The Roman Catholic Church is a massive organization, with members in nearly every country numbering over 1 Billion individuals. With such massive numbers and such extensive influence in the world, it is difficult to guess and estimate where tomorrow's Roman Catholics will come from.

I can think of four distinct possibilities:

  1. Most of today's converts are from the missionary work done in lands that have little Christian influence, such as many parts of Asia, those being mostly Hindu, Islam, and Buddhist.

  2. Most of today's converts are from the missionary work done in lands that have much Christian influence, such as Europe or the Americas, which focus on persons not claiming to already be Christian.

  3. Most of today's converts are from other Christian denominations.

  4. Most of today's "converts" are the newborn children raised in the Faith who do not leave it when they become adults.

So I wonder if there are studies that show the numbers for the Roman Catholic Church. Are there studies that can show me how many people convert, and where they are from, and what they believed/followed previously? I would like to see a breakdown of conversion numbers by continent, or country if possible, and which category they fit into. A superb answer would include numbers for those who leave the Faith.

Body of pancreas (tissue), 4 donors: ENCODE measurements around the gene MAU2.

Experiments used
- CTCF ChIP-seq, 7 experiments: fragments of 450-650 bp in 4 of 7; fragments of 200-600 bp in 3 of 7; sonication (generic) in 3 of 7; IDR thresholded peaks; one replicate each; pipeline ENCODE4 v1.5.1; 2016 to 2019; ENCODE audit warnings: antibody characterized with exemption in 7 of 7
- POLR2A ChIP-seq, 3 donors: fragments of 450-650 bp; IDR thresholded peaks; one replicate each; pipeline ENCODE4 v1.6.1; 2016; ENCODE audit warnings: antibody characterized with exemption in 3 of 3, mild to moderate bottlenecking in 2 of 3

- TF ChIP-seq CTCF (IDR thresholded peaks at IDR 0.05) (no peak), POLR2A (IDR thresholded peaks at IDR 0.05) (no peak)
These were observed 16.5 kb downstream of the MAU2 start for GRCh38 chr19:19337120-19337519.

• 1
    I like how you have converts in quotations with your 4th point - it does make me wonder though, are they really converts if they are born into a family that is Roman Catholic and are raised as such, never leaving the Roman Catholic Church?
    – IndigoGirl
    Sep 4, 2013 at 12:49
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    @IndigoGirl I chose to put it in quotes because they never actually convert. They are born, then they are raised in the Faith and keep the Faith through adulthood. But, yes, that is a big sociological discussion: are your beliefs learned from your parents or not?
    – user3961
    Sep 4, 2013 at 18:26
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    That's what I was commenting on, the fact that they really are not converts. It's like a label that doesn't quite fit. To be honest, not completely. I learned from outside influences such as my grandparents, family friends, my own friends and my own curiosity.
    – IndigoGirl
    Sep 5, 2013 at 18:45

1 Answer 1


From 2000-2008:

Over these nine years, the Catholic presence in the world has grown from 1.045 billion in 2000 to 1.166 billion in 2008, an increase of 11.54%. Considering the statistics in detail, numbers in Africa grew by 33%, in Europe they remained generally stable (an increase of 1.17%), while in Asia they increased by 15.61%, in Oceania by 11.39% and in America by 10.93%. As a percentage of the total population, European Catholics represented 26.8% in 2000 and 24.31% in 2008. In America and Oceania they have remained stable, and increased slightly in Asia.

Source: zenit.org (from the Statistical Yearbook of the Church)

Unfortunately this doesn't help identify the converts' previous religious beliefs, but possibly the Yearbook might have those sort of details.

  • Knowing the religious backgrounds of converts could be very interesting. For example, given what I know about the demographics of France, I imagine that a majority of converts are former Muslims with minorities of former Protestants and Greek Orthodox, but I don't have hard data. Apr 25, 2022 at 16:47

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